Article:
Justin: During the week, my girlfriend and I take our dog on a long walk to end the day near the Bosque or Old Town, since we live right across the street from it. Weekends are for grocery runs and show bingeing sessions. To keep in contact with friends, we’ve started a weekly Dungeons & Dragons play-through. It’s been great fun getting lost in our characters and getting into mischief.

Consuming all the media 

Cheyenne: My weekends consist of sitting out on the back porch drinking iced tea or some cider from a local brewery, and either reading a book or playing Animal Crossing on my Nintendo Switch (the perfect quarantine pastime). I’ve also gotten into The Last Kingdom on Netflix and enjoy going on walks in the evenings.
Heather: As a reader, sometimes you just need a fun book of snackable essays, which is what I’ve been losing myself in lately. The title of Samantha Irby’s latest book, Wow, No Thank You, pretty much sums up how I’m starting to feel about 2020 as a whole. One essay in the series — “A Case For Remaining Indoors” — is particularly on-point for these quarantined days of our lives: “I like to sit at home in mild terror as the world rages outside without me, hoping that no one is going to drop by and expect me to come up with a humorous anecdote or ask me to have an opinion on something.”
Tonya: Lots of binge-watching TV shows. Lots of homemade meals. Yard work, spring cleaning the house, and spending much needed one-on-one time with my daughter.

Embracing our creativity

Forrest: My quarantine at home is filled with all of the art projects I had been wanting to do: sewing, drawing and designing my own clothes. But of course the obvious activities too: indoor workouts, attempting to be a chef, lots of cleaning and organizing, and I even rearranged my living room. And since we can’t go to the breweries, my husband and I bring the breweries to us by picking up a pack of our favorite local beer on Fridays, along with some takeout.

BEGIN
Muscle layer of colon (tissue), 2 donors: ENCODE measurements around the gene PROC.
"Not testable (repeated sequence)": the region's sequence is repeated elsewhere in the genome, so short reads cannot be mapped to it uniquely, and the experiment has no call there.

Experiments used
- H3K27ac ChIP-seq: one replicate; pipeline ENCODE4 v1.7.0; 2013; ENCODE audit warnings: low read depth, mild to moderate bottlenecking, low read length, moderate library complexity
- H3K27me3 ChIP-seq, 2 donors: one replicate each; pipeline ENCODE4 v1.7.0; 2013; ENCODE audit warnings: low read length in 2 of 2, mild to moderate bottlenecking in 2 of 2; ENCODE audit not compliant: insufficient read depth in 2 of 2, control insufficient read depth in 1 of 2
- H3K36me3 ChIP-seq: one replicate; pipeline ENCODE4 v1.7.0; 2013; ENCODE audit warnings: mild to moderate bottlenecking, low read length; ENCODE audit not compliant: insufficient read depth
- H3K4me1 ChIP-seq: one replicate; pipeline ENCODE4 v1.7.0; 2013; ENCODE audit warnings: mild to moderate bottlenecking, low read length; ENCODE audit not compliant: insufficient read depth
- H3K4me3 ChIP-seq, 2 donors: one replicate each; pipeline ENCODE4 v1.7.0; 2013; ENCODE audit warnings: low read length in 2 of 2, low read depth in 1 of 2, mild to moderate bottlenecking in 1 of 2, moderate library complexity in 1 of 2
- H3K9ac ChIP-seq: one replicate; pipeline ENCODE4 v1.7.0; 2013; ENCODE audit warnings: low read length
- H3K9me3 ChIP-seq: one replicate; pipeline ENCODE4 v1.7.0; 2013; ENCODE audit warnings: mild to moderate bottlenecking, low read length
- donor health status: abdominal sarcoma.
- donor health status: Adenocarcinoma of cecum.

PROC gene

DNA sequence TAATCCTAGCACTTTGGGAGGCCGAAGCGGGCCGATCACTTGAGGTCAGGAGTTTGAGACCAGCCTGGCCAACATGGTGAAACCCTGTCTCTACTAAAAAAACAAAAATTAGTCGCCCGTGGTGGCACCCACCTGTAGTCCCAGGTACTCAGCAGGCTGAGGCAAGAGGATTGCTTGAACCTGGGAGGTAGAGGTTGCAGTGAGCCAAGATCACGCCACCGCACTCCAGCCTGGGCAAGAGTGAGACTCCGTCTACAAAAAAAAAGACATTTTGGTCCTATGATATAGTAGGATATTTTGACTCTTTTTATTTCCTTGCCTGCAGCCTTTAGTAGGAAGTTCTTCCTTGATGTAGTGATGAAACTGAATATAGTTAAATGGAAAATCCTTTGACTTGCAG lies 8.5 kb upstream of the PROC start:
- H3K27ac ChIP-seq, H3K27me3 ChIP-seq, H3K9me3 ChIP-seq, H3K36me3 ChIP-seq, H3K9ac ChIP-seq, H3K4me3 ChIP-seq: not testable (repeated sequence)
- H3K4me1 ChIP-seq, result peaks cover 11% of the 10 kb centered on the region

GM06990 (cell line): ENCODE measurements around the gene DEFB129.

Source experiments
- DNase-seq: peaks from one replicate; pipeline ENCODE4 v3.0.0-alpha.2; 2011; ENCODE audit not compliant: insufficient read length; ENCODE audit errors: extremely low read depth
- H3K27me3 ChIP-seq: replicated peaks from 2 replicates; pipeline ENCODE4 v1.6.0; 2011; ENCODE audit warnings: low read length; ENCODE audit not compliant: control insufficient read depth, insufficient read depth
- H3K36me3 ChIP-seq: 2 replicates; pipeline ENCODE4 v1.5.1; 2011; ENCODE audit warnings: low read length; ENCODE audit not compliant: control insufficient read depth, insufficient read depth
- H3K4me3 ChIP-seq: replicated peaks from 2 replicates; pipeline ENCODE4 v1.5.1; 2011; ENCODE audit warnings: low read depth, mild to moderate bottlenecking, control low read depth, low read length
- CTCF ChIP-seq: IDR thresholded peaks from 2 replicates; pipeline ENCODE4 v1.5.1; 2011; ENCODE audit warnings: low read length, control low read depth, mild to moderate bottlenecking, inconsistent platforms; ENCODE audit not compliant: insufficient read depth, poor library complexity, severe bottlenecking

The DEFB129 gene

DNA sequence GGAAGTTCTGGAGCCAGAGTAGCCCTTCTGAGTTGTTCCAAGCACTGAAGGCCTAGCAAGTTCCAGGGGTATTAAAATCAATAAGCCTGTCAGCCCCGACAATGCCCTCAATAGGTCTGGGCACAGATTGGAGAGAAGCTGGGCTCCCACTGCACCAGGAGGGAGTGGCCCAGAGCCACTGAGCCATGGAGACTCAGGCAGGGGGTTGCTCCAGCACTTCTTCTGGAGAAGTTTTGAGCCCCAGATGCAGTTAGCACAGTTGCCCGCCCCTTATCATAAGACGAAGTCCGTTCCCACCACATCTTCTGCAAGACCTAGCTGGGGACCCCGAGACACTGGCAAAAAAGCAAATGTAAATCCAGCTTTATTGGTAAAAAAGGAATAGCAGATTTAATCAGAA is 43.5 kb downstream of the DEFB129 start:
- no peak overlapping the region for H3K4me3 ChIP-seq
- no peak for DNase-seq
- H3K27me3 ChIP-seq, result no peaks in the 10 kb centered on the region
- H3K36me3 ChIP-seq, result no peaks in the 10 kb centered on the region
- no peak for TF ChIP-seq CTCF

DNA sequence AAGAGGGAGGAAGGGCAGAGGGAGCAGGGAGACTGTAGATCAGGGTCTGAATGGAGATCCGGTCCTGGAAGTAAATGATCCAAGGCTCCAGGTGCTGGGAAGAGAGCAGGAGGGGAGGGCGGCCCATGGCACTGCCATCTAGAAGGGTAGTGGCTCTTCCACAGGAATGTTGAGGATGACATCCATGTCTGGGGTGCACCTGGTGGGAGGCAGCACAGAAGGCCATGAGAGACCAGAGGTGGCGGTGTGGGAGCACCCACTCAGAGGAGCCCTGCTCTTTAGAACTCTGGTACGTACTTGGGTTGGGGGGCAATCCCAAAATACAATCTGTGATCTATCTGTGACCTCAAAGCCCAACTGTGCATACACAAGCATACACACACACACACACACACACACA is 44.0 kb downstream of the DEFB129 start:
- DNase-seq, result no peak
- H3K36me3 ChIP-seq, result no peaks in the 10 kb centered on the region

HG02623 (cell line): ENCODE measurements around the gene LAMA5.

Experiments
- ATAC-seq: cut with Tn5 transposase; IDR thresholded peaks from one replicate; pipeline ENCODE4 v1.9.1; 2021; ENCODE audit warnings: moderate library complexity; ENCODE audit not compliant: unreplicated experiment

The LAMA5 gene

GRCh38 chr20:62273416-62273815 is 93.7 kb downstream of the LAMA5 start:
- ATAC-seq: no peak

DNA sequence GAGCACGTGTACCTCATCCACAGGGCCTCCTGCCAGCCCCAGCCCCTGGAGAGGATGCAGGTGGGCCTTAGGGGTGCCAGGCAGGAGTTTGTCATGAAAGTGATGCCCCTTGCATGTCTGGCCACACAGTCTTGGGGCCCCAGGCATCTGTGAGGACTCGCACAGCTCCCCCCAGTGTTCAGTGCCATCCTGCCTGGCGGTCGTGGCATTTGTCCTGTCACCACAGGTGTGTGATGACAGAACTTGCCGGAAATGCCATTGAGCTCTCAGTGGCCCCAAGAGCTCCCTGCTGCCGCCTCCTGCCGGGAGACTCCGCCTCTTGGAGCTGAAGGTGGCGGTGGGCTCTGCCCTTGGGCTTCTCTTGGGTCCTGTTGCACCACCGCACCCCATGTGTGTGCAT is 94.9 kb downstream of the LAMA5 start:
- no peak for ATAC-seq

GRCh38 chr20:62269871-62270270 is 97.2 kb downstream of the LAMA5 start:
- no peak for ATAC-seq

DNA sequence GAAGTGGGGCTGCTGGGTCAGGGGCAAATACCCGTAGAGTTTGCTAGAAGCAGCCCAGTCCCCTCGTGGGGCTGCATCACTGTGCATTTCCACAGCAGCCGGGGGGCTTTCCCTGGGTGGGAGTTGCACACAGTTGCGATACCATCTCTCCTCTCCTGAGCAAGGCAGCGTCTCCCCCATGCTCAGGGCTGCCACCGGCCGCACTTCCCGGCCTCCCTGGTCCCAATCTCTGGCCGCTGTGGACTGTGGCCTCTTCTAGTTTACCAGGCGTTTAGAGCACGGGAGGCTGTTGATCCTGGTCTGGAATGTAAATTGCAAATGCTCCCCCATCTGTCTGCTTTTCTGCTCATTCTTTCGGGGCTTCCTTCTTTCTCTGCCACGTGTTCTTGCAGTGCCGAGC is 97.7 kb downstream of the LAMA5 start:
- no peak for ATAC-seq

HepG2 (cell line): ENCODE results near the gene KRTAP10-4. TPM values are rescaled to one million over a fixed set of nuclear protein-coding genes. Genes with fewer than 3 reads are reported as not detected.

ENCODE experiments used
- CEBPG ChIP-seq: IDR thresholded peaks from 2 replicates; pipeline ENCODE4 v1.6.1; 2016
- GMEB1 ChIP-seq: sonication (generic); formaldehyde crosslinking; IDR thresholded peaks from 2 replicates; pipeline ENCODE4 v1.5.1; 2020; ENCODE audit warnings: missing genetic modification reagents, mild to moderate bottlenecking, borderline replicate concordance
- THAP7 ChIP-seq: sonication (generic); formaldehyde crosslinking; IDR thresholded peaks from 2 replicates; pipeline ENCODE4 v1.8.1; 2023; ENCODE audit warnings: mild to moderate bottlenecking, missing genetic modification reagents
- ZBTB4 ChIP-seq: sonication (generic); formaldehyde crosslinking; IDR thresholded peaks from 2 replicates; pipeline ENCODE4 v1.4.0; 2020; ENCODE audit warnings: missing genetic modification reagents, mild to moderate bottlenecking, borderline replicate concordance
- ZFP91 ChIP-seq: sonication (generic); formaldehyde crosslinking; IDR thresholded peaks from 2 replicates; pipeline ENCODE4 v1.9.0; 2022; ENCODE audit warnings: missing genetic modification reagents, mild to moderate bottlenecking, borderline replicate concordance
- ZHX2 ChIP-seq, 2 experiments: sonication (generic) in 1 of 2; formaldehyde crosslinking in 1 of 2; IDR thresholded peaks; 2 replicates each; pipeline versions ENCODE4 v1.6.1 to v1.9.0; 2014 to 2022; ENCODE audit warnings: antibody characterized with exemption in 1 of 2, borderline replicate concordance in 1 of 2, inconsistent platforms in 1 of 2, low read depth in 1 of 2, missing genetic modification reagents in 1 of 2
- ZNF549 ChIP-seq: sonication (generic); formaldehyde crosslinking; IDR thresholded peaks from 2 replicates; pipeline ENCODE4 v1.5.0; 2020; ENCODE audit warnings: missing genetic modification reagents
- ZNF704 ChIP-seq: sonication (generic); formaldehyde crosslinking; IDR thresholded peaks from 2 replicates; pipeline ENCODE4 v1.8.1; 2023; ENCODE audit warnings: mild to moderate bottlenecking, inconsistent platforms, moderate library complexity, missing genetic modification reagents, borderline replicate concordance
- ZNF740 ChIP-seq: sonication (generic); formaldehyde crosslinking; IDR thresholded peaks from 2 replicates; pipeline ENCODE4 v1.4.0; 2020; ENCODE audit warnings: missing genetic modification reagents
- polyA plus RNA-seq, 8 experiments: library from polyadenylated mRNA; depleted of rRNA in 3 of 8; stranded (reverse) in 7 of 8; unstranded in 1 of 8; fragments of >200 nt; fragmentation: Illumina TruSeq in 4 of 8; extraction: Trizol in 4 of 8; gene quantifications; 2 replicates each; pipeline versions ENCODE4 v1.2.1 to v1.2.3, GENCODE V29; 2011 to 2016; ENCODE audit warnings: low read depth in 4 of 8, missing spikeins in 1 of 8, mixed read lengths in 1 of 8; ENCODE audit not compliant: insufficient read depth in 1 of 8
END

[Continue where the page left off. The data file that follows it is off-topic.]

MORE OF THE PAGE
Kiki: Lots of reading. Started a new fitness program. Supporting local restaurants. And a lot of painting. 

Staying (mostly) productive

Staci: I’ve taken advantage of these less-busy weekends to sharpen my DIY skills. New window treatments, sprucing up the backyard, and my biggest accomplishment: giving my mid-90s fireplace a major facelift. (So much sanding and taping and priming and painting and staining…) And with more time for the kitchen, I’ve been experimenting with a new air fryer, trying recipes I pinned about a billion years ago and even making my own sourdough starter. 

A word of thanks

At the end of the day — remote, lazy, fun-filled or otherwise — we know we’re among the lucky ones. Our jobs don’t require us to work 20-hour hospital shifts, restock grocery shelves over and over (seriously, how are people still hoarding TP?), or crank out dozens of to-go orders with only a skeleton crew. So to those on the front lines of this pandemic, those keeping us in groceries and other basic needs, and those watching out for the rest of us, we offer a heartfelt thanks, and look forward to better days for all.

How about you?

Which creative ways have you found to fill your extra quaran-time? We’d love to know. Give us a shout on any of our social channels, using the hashtag #quarantinelife. We hope to hear from you!